How Daley's Minimum Wage Victory Could Mean Defeat

  • Share
  • Read Later
Over his 17 years in office, Mayor Richard M. Daley has lorded over the Chicago City Council with such power and certainty that it is big — really big — news when aldermen dare say no to an ordinance he is pushing; or, for that matter, yes to an ordinance he had lobbied against. In fact, of the roughly 5,000 votes between April 2003, when the current council took office, and the end of last year, there were only 29 divided votes.

So at a time when the mayor was already considered vulnerable because of federal corruption investigations at the doorstep of his office and potentially tough running mates in next February's election, it came as quite a slap to his standing when the council signed off in July on a bill to raise substantially the wages and benefits of workers at such big-box retailers as Target, Wal-Mart and Home Depot. The vote — 35 to 14 — was such an aberration that Daley had to resort to a tool he had never been forced to use before: the veto. However well-meaning it may have been, Daley argued, the measure would disproportionately hurt the black worker by keeping capital out of poor neighborhoods and cut into the city's overall financial well-being by shutting out retailers that generate some of the highest revenues — and taxes — of any business.

And on Wednesday Daley showed that he can still flex muscle like his legendary father, when the council failed to override his veto, killing the living wage ordinance for now. Those aldermen who did switch sides secured the victory (the 31 votes to override — versus 18 who backed it — were three shy of what was needed), and said they had simply changed their minds. But City Hall insiders said there was no doubting Daley did some nudging to wrestle the necessary votes from the trio of politicians usually thought to be in Daley's camp. "Everyone wants a living wage, but it has to be statewide," Daley said after the council vote, stressing that issues of hiking wages and benefits should be the purview of state and federal officials — a noticeable shift of thinking for Daley, who usually boasts about piloting the big programs such as housing and education on his own.

The measure's backers, including co-sponsor Freddrenna Lyle, have suggested the ordinance could end up on a referendum in the February elections, and co-sponsor Joe Moore has promised to breathe life into an even wider plan covering more businesses as early as the next council meeting in October. Groups such as the Chicago Coalition for the Homeless, which joined in a massive rally at City Hall Wednesday, have promised to take the fight to state and federal officials to increase wages across the board.

Still, the minimum wage standoff was viewed by almost everyone through the wider prism of Daley's political future. Dick Simpson, the chair of political science at the University of Illinois at Chicago, said that Daley's power is waning at a critical time. "He can still raise millions and has thousands of patronage workers," Simpson says. "But he doesn't have the kind of control that he had before."

Daley hasn't officially announced his candidacy for a sixth term, but he has sounded very much the candidate in recent months. He has talked up his record of taking over and improving one of the nation's most troubled school systems, as well as its pathetic public housing system by wrecking the high rises that imprisoned so many in poverty for so long. He also hasn't missed many opportunities to tout the city's fallling crime rates, especially murder, or his campaign to turn Chicago into the envy of many cities for its greening efforts.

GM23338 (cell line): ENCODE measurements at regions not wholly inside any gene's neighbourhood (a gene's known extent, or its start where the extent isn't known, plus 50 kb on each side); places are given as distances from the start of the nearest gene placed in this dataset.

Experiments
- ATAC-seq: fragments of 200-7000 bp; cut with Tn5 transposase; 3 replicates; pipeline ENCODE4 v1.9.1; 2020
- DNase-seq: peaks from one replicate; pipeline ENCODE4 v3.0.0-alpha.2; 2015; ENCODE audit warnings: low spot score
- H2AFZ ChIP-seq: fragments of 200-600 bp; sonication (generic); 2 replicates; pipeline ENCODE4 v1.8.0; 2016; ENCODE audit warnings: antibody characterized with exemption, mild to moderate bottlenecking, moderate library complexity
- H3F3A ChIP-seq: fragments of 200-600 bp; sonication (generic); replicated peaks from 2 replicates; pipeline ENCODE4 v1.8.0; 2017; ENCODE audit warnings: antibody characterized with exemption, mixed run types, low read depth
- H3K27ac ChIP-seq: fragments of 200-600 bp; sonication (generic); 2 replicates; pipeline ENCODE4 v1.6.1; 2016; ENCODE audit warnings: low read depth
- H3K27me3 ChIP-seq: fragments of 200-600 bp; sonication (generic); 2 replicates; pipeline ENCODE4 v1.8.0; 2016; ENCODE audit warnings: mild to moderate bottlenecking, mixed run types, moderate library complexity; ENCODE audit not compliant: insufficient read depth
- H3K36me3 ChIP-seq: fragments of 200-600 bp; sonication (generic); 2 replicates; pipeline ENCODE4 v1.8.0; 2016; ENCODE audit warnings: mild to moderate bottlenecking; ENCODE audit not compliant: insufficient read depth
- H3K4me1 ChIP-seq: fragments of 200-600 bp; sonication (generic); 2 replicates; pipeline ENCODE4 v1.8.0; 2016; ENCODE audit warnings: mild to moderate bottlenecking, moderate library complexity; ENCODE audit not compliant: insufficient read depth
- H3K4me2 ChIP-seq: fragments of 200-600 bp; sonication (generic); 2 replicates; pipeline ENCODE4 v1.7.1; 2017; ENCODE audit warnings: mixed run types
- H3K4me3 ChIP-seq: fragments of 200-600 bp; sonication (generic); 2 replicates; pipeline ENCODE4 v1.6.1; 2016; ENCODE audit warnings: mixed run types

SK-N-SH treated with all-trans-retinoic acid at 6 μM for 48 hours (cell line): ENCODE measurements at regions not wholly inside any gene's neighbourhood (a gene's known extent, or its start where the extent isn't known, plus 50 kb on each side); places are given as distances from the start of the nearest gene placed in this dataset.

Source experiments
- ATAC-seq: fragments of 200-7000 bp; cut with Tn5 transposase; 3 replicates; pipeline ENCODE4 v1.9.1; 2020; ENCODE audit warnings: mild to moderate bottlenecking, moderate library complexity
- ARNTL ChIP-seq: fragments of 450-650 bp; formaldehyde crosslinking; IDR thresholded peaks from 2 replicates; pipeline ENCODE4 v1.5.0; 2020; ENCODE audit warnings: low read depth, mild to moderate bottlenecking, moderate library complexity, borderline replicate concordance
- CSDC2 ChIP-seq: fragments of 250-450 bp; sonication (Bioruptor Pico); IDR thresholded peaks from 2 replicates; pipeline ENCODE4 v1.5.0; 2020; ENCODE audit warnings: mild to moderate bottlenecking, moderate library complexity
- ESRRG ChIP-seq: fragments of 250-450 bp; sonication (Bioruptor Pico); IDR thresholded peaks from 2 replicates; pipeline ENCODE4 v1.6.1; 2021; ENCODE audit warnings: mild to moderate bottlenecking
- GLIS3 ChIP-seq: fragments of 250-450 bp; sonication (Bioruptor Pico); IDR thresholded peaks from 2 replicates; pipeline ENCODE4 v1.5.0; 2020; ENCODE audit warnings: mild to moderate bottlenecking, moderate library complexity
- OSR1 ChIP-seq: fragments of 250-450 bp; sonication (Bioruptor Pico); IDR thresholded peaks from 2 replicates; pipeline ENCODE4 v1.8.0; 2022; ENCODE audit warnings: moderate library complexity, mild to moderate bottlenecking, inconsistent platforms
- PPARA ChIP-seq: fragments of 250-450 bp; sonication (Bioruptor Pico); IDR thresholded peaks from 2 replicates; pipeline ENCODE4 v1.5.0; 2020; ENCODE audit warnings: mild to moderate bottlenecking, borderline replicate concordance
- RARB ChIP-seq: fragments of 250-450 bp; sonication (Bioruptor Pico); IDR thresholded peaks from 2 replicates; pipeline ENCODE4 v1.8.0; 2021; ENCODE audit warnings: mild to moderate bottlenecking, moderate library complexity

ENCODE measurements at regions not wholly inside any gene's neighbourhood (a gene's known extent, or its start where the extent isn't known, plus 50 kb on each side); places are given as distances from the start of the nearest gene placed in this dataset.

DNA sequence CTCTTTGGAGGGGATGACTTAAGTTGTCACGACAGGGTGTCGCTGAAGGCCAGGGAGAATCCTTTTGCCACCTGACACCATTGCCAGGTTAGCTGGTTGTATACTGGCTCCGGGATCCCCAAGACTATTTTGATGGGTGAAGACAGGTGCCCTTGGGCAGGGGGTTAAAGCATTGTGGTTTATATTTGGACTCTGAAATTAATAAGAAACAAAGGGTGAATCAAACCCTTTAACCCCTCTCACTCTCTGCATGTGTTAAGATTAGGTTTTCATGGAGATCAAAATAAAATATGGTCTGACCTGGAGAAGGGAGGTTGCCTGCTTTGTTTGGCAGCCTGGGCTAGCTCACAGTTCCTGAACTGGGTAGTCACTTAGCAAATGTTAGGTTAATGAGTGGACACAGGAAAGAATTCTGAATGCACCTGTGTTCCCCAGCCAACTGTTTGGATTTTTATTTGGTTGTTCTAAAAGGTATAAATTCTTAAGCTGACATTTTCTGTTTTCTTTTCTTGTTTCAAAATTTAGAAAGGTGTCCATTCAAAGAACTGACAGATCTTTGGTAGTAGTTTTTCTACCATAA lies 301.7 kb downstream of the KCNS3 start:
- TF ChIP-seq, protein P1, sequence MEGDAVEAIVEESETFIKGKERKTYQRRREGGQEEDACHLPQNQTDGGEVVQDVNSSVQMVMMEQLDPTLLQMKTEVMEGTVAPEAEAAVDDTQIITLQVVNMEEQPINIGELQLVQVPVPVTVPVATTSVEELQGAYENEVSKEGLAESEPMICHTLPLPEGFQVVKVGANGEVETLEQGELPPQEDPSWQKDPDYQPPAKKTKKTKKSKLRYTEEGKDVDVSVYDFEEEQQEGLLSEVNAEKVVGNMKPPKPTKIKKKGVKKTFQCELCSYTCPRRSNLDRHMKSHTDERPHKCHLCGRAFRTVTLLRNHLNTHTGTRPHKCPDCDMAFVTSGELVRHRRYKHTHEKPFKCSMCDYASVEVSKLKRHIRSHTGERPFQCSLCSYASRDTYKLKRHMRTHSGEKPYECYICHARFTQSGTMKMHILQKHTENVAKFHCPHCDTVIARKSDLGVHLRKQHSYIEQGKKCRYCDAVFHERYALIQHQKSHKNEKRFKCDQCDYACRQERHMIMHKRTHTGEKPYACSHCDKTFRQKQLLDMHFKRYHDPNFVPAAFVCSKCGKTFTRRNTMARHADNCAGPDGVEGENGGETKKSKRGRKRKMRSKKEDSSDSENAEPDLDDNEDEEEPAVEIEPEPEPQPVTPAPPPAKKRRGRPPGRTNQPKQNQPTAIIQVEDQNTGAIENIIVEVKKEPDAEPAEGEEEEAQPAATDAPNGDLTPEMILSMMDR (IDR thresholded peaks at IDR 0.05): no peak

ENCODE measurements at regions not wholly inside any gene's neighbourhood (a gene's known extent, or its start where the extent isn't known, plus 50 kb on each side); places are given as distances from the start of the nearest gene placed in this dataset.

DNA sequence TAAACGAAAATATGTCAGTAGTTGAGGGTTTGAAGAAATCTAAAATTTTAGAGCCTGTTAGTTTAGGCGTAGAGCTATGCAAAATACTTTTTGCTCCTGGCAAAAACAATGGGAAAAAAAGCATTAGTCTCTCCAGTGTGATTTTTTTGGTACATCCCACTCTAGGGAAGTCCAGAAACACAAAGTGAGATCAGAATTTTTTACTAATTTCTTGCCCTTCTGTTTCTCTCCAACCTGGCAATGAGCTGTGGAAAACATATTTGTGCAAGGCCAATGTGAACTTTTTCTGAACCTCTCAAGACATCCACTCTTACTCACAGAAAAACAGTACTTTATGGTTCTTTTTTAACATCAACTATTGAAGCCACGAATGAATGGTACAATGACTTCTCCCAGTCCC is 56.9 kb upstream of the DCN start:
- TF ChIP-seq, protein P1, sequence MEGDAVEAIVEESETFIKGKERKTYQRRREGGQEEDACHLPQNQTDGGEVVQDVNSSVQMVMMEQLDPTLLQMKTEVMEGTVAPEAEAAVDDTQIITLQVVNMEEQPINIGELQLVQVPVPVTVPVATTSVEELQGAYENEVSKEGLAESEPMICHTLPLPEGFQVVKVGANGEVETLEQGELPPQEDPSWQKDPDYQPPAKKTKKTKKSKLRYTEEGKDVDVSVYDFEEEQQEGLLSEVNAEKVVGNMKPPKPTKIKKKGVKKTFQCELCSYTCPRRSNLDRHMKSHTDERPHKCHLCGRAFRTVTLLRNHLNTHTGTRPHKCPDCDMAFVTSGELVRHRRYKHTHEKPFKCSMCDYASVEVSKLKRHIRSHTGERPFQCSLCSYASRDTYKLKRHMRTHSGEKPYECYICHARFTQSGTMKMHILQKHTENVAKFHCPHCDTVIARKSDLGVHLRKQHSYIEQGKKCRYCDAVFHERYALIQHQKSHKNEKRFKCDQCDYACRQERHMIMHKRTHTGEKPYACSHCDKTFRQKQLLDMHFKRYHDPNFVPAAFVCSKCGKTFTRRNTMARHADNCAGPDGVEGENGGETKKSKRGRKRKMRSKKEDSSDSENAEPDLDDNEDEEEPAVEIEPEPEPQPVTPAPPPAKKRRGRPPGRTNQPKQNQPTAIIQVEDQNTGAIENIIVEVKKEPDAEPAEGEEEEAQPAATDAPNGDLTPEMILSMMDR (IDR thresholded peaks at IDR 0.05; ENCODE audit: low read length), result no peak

Leading up to this week, Daley had dropped hints that he was ready to pull rank over the council. But it was far from clear that he would actually spend such political capital at a tenuous time in his career. His patronage chief was convicted earlier this year for doling out political hires, and rumors have swirled that the probe by U.S. Attorney Patrick Fitzgerald was edging even closer to Daley himself, who has always steadfastly denied any wrongdoing. Aides say he's in the clear, safe, and eminently electable.

"The mayor won today," Simpson of UIC says, "but the surprising thing is that 31 aldermen voted against the mayor here. The aldermen are more afraid of the community groups than they are of the mayor. He won nearly every vote that came before the council during this council's term, but already this year there have been at least six divided votes."

Just last week, Democratic Congressman Jesse Jackson, Jr. announced — finally — that he is doing what everyone expected: exploring a run for the top job in America's third largest city, a job that has been held by a Daley for 38 of the last 50 years. Also in the running is Dorothy Brown, the popular clerk of the Cook County Circuit Court, and rumored to be in a bid for the job is Democratic Congressman Luis Gutierrez.

But observers believe it is Jackson, the son of the civil rights leader and former presidential candidate Jesse Jackson, who poses the greatest threat to Daley. He is more moderate than his often fiery father, and he is thought to have solid backing in both the black and white communities (Daley has traditionally polled very well in the black community, as well). Well spoken, full of charm, he has deftly avoided scandal and has challenged Daley on some of the more divisive issues in this city in recent years, including the living wage ordinance, which Jackson supports, and the possibility of a third airport in the suburbs Jackson represents, which Daley opposes. And if Jackson can pull it off, then Daley might finally know a little bit of what it feels like so often for many of the minimum wage workers the retail measure was aimed at — out of a job and unable to call the shots.